Well, I wondered what Taguchi Optimization was...and surely enough, Wikipedia had an entry that seems apt.
He, therefore, argued that quality engineering should start with an understanding of the cost of poor quality in various situations. In much conventional industrial engineering the cost of poor quality is simply represented by the number of items outside specification multiplied by the cost of rework or scrap. However, Taguchi insisted that manufacturers broaden their horizons to consider cost to society. Though the short-term costs may simply be those of non-conformance, any item manufactured away from nominal would result in some loss to the customer or the wider community through early wear-out; difficulties in interfacing with other parts, themselves probably wide of nominal; or the need to build-in safety margins. These losses are externalities and are usually ignored by manufacturers. In the wider economy the Coase Theorem predicts that they prevent markets from operating efficiently. Taguchi argued that such losses would inevitably find their way back to the originating corporation (in an effect similar to the tragedy of the commons) and that by working to minimise them, manufacturers would enhance brand reputation, win markets and generate profits.
Such losses are, of course, very small when an item is near to nominal. Donald J. Wheeler characterised the region within specification limits as where we deny that losses exist. As we diverge from nominal, losses grow until the point where losses are too great to deny and the specification limit is drawn. All these losses are, as W. Edwards Deming would describe them, ...unknown and unknowable but Taguchi wanted to find a useful way of representing them within statistics. Taguchi specified three situations:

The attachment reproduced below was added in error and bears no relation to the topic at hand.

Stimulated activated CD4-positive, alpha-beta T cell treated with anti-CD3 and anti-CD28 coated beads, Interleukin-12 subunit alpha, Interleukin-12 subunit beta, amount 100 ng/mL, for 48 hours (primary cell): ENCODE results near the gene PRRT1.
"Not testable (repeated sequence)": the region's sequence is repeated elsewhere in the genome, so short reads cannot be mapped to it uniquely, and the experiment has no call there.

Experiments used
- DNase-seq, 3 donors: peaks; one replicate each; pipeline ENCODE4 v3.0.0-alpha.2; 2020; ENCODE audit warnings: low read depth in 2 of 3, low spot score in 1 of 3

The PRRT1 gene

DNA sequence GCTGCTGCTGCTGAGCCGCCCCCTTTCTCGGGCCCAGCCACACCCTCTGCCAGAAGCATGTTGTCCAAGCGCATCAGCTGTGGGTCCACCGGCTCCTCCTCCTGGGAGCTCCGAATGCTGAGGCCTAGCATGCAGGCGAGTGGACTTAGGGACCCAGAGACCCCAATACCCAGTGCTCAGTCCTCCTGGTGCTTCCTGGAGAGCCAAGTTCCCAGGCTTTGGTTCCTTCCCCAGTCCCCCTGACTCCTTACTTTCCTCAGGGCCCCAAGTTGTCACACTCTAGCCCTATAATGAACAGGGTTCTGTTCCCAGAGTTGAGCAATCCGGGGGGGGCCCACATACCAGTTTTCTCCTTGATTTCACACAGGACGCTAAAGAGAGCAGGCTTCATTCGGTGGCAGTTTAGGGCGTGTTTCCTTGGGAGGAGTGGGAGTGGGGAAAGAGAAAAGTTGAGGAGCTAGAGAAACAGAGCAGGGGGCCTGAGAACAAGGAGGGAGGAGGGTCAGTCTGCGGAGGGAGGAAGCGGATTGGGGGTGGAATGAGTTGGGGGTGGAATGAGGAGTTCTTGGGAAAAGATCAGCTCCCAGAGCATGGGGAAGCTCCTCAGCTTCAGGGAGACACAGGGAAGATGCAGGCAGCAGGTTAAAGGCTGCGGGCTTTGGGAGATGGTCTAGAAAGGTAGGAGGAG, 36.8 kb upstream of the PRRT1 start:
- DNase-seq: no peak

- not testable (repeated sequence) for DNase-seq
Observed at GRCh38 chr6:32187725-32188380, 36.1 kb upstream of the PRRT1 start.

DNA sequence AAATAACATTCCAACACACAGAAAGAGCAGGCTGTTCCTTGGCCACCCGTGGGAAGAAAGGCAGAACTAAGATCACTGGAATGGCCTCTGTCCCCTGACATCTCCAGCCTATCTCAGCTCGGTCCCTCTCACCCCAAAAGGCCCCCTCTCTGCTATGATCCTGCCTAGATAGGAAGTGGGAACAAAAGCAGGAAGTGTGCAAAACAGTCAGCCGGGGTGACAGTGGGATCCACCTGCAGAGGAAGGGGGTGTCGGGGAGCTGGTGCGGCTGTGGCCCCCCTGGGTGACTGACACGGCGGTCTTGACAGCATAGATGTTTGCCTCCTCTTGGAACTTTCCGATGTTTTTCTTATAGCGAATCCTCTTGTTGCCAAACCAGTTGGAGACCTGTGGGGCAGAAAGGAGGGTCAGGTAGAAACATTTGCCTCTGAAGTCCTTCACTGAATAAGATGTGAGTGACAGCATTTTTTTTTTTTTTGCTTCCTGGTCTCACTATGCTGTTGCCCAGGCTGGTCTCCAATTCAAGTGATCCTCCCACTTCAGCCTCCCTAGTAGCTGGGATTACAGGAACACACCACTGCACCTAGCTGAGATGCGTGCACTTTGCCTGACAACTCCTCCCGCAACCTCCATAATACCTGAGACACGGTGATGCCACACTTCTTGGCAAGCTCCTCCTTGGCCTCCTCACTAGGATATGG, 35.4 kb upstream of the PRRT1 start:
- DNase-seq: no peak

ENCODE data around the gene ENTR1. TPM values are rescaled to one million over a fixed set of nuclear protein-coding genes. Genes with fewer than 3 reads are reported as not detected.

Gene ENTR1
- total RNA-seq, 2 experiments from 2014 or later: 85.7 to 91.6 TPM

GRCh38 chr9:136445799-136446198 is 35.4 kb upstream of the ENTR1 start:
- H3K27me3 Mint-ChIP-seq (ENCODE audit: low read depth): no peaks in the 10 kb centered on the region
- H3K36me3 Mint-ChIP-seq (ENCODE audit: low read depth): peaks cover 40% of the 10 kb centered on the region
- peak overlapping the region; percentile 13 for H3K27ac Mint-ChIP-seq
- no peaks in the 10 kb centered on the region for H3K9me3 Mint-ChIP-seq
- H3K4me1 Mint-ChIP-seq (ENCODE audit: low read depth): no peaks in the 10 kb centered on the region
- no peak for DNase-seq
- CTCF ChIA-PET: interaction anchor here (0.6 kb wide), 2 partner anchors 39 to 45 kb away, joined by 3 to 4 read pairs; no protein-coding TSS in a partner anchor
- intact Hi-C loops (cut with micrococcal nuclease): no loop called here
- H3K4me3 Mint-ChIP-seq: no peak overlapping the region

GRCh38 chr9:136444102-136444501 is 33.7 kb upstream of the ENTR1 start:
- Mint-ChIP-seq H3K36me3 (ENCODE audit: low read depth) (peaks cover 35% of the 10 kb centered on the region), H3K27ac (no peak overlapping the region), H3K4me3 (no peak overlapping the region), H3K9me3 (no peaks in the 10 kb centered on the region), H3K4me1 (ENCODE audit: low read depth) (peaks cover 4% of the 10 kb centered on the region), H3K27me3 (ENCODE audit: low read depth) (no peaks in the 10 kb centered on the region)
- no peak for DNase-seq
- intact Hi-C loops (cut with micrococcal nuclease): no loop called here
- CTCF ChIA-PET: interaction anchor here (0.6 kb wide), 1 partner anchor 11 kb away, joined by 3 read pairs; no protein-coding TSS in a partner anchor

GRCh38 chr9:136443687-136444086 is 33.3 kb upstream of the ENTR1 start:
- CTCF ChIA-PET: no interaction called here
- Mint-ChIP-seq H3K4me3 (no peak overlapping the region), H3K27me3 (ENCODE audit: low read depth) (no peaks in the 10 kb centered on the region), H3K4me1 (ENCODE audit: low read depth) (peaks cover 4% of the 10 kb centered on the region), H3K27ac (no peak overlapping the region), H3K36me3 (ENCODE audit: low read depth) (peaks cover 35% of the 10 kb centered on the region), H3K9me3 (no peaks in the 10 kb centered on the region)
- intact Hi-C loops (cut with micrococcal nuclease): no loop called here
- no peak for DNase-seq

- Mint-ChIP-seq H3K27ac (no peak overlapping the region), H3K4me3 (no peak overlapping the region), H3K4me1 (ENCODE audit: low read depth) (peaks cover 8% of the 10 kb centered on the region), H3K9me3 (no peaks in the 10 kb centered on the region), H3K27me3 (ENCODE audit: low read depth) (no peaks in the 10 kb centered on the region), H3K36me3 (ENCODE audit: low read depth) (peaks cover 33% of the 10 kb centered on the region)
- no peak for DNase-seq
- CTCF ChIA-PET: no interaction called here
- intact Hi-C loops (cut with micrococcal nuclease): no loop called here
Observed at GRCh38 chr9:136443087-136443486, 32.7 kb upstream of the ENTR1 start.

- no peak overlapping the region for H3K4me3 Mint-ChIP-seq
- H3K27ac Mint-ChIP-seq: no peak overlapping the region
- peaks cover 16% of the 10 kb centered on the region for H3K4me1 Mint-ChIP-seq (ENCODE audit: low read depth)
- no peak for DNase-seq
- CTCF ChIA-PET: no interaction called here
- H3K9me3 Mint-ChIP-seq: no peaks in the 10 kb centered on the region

- Larger the better (for example, agricultural yield);
- Smaller the better (for example, carbon dioxide emissions); and
- On-target, minimum-variation (for example, a mating part in an assembly).
- It is the first symmetric term in the Taylor series expansion of any reasonable, real-life loss function, and so is a "first-order" approximation;
- Total loss is measured by the variance. As variance is additive it is an attractive model of cost; and
- There was an established body of statistical theory around the use of the least squares principle.
Though much of this thinking is endorsed by statisticians and economists in general, Taguchi extended the argument to insist that industrial experiments seek to maximise an appropriate signal to noise ratio representing the magnitude of the mean of a process, compared to its variation. Most statisticians believe Taguchi's signal to noise ratios to be effective over too narrow a range of applications and they are generally deprecated.
I would say the optimization criteria will in general vary - that seems obvious. The question of "loss to society" has political and economic implications, and I would say when those implications are examined indict the libertarian perspective in a way that gives what we anecdotally know to be true to be validated in practice.